It’s taking longer and longer to reconcile financials at the end of the month. Your sales forecasts are based more on guesswork than solid figures. Your business is having trouble keeping up with its order volume and customer satisfaction is faltering as a result. You have no idea how much inventory you have in your warehouse, and it’s a pain to find out. If this sounds like your business—or close to it—then it may be time to consider an ERP system.
Because every company is unique, there’s no single indicator that says, “You need ERP now!” However, the companies that would benefit most from ERP software often face similar problems and frustrations. Is your business facing some of these same issues? Read on to discover the top five signs that your company is ready for ERP.
#1: You Have Lots of Different Software for Different Processes
Spend a few minutes thinking about how employees at your company record, track and process information. Do accounting staff use one system for receivables and payables, and sales use another to enter in customer orders? Is the process of taking those orders and getting them fulfilled and into accounting a time-sucking manual process? Do employees in your warehouse use a completely different solution to track shipping and receiving?
When various front- and back-end systems run separately, it can wreak havoc on the processes that are meant to ensure your company is running smoothly. Without accurate data from sales, inventory management may suffer, while not having the latest information from accounting can trigger a ripple effect on everything from marketing budgets to payroll.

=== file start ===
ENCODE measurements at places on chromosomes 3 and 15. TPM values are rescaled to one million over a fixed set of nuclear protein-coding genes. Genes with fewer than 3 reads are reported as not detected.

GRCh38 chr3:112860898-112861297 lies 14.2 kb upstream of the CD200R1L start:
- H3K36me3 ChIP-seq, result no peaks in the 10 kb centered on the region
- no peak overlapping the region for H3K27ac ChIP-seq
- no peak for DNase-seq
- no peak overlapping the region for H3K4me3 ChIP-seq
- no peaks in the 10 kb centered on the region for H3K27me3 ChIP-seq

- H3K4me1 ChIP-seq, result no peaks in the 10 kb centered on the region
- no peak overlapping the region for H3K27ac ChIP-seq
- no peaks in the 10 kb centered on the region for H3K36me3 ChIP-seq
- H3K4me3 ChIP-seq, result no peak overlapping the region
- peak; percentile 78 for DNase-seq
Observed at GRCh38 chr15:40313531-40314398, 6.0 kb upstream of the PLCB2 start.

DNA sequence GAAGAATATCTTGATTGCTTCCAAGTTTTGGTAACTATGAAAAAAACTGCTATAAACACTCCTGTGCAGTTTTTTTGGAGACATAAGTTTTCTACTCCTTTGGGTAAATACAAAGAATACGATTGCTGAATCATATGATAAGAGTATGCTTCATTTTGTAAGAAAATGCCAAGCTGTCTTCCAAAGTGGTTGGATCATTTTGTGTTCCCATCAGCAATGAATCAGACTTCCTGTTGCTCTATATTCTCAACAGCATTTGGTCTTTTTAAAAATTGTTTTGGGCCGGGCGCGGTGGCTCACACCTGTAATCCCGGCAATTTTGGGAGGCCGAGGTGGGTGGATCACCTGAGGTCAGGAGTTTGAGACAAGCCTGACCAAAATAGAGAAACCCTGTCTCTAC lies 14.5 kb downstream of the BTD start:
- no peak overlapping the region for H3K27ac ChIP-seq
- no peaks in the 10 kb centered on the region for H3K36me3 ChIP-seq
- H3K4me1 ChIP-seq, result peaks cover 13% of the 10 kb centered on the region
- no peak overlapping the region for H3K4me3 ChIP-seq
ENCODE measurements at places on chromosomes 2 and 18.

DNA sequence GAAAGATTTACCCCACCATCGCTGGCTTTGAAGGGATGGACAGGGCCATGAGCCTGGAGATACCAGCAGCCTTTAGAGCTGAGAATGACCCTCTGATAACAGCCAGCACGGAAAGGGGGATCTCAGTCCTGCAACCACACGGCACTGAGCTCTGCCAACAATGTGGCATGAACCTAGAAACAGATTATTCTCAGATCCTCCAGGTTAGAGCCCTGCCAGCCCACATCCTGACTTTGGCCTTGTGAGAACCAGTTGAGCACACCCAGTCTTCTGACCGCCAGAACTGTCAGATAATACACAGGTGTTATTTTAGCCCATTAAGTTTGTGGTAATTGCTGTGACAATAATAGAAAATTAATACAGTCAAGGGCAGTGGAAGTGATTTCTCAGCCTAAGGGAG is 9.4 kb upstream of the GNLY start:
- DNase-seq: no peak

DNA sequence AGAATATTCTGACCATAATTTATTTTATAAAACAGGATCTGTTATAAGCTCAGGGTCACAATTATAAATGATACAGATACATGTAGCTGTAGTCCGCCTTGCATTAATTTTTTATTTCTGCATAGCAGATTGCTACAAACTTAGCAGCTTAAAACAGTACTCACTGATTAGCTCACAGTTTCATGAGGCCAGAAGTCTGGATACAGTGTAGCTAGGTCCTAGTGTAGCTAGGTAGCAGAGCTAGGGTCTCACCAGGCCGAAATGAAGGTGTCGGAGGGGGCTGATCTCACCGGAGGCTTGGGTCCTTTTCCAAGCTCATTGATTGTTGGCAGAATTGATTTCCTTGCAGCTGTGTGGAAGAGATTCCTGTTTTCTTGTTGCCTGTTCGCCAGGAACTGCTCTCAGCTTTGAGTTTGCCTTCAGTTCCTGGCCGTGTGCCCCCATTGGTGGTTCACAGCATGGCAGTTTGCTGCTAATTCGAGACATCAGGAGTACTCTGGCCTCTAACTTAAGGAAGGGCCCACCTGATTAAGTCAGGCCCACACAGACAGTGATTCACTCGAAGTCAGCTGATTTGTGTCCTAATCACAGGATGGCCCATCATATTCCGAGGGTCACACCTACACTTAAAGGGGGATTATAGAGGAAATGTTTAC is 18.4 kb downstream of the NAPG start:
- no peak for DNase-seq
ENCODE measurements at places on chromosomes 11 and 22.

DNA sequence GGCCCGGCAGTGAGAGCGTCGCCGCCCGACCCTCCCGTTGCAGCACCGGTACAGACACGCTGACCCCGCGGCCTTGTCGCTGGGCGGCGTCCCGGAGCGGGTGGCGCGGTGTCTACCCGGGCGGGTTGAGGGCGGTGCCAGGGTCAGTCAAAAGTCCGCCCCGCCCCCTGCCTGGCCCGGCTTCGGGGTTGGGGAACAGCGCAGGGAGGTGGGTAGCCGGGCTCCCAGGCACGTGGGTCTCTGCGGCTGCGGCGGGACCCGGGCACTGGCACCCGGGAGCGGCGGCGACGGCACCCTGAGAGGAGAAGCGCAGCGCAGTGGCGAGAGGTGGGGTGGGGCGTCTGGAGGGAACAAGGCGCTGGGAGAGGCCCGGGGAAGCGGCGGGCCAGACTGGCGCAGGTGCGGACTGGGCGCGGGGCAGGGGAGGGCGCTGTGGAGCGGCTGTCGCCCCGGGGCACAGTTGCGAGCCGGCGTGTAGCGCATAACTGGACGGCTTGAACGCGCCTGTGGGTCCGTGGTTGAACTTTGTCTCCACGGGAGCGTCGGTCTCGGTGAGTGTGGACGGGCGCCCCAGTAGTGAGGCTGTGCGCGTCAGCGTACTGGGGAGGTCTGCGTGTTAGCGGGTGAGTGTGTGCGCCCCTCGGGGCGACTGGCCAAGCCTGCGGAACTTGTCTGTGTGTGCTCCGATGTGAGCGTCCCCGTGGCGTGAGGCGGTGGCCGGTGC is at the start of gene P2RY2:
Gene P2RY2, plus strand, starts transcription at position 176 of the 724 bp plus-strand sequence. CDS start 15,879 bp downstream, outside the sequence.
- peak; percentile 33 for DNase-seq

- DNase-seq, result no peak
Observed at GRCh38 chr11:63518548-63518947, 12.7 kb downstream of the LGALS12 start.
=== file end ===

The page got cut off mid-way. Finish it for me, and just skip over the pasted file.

ERP software integrates these systems so that every business function relies on a single database. With one source of information that contains accurate, real-time data, an ERP solution breaks up information logjams, helps staff make better decisions more quickly and frees up their time to work on more high-value exercises like helping the business grow even faster.
#2: You Don’t Have Easy Access to Information About Your Business
If someone asked you what your average sales margin is, how long would it take you to find out? What about other key performance metrics, like orders per day or sales to date? For companies that rely on siloed systems and spreadsheets that need to be constantly updated and reconciled manually, it could be a long wait.
The pace of business is faster than ever before, which means employees across your company need immediate access to key data. With an ERP solution, executives can get a holistic view of business operations at any time, while other staff can get the information they need to do their jobs more effectively. For example, sales representatives should be able to view a customer’s full transaction history and more proactively improve renewal rates while increasing upsell and cross-sell opportunities.
#3: Accounting Takes Longer and Is More Difficult